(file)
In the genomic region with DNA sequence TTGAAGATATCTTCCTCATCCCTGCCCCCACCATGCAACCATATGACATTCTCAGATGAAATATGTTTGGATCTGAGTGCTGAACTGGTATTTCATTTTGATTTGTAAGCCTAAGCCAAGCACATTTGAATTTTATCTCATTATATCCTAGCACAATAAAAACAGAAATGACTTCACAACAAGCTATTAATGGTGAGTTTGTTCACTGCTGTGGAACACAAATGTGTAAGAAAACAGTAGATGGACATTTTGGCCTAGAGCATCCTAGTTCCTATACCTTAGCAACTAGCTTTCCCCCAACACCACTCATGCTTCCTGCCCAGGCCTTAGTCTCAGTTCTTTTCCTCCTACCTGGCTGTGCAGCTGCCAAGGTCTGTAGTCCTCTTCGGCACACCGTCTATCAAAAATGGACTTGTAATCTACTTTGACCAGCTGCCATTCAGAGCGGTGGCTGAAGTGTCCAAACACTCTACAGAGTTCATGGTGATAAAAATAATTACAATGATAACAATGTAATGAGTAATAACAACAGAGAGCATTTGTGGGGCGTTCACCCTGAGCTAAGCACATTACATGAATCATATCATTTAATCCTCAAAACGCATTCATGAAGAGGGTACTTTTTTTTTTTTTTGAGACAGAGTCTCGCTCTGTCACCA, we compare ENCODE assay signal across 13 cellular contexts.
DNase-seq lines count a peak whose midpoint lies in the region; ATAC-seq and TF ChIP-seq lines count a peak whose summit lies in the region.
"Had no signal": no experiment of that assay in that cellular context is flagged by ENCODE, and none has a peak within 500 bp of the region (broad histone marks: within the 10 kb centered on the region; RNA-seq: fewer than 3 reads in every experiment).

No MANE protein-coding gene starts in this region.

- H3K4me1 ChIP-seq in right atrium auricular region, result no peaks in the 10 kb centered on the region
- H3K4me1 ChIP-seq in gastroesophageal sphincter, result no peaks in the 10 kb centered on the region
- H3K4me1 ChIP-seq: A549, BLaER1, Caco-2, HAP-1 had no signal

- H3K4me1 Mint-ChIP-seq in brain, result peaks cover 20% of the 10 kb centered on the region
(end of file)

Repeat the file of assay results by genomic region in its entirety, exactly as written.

In the genomic region with DNA sequence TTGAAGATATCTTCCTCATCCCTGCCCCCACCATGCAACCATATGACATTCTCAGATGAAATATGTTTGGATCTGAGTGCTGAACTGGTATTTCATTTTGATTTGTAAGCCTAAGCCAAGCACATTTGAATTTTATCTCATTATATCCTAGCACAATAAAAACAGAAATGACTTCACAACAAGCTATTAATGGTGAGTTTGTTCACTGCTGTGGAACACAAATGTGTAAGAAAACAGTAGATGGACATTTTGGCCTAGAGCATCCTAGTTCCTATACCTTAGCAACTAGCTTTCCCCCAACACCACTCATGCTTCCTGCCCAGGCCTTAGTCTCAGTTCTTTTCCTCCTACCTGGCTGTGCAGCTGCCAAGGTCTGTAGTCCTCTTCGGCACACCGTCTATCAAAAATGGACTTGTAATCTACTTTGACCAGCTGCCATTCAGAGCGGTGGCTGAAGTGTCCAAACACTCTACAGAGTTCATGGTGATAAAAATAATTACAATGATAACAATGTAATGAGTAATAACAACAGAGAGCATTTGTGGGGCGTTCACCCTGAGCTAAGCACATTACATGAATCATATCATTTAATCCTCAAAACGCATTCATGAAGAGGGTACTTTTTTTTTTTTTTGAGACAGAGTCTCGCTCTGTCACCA, we compare ENCODE assay signal across 13 cellular contexts.
DNase-seq lines count a peak whose midpoint lies in the region; ATAC-seq and TF ChIP-seq lines count a peak whose summit lies in the region.
"Had no signal": no experiment of that assay in that cellular context is flagged by ENCODE, and none has a peak within 500 bp of the region (broad histone marks: within the 10 kb centered on the region; RNA-seq: fewer than 3 reads in every experiment).

No MANE protein-coding gene starts in this region.

- H3K4me1 ChIP-seq in right atrium auricular region, result no peaks in the 10 kb centered on the region
- H3K4me1 ChIP-seq in gastroesophageal sphincter, result no peaks in the 10 kb centered on the region
- H3K4me1 ChIP-seq: A549, BLaER1, Caco-2, HAP-1 had no signal

- H3K4me1 Mint-ChIP-seq in brain, result peaks cover 20% of the 10 kb centered on the region